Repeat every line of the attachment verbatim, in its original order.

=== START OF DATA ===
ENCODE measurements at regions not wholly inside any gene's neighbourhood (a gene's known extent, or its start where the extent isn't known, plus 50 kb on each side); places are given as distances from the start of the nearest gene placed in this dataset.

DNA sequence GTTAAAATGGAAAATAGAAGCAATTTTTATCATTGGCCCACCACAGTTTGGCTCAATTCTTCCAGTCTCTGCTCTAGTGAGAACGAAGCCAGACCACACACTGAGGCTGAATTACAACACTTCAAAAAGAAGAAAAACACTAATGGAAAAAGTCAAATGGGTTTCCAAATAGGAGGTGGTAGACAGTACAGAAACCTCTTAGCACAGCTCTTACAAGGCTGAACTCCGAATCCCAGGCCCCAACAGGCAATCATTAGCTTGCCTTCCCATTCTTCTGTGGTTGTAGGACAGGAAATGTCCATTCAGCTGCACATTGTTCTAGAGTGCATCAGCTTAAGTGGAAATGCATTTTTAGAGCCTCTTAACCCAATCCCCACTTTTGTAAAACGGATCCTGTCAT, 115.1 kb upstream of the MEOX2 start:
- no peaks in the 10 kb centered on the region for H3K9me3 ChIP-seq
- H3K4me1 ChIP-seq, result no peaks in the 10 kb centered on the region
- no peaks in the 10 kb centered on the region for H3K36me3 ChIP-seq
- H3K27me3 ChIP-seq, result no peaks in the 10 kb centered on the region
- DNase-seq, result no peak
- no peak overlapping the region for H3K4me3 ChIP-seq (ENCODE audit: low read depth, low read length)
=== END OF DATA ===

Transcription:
ENCODE measurements at regions not wholly inside any gene's neighbourhood (a gene's known extent, or its start where the extent isn't known, plus 50 kb on each side); places are given as distances from the start of the nearest gene placed in this dataset.

DNA sequence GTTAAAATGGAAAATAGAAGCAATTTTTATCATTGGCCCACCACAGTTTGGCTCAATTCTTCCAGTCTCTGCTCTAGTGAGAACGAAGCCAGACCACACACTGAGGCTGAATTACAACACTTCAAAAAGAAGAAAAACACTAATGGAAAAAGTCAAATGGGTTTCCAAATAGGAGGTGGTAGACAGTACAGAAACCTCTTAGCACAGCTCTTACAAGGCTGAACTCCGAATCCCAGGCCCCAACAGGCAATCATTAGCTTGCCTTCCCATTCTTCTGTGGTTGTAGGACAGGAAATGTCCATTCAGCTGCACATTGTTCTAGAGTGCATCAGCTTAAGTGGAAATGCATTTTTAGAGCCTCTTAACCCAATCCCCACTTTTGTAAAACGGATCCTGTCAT, 115.1 kb upstream of the MEOX2 start:
- no peaks in the 10 kb centered on the region for H3K9me3 ChIP-seq
- H3K4me1 ChIP-seq, result no peaks in the 10 kb centered on the region
- no peaks in the 10 kb centered on the region for H3K36me3 ChIP-seq
- H3K27me3 ChIP-seq, result no peaks in the 10 kb centered on the region
- DNase-seq, result no peak
- no peak overlapping the region for H3K4me3 ChIP-seq (ENCODE audit: low read depth, low read length)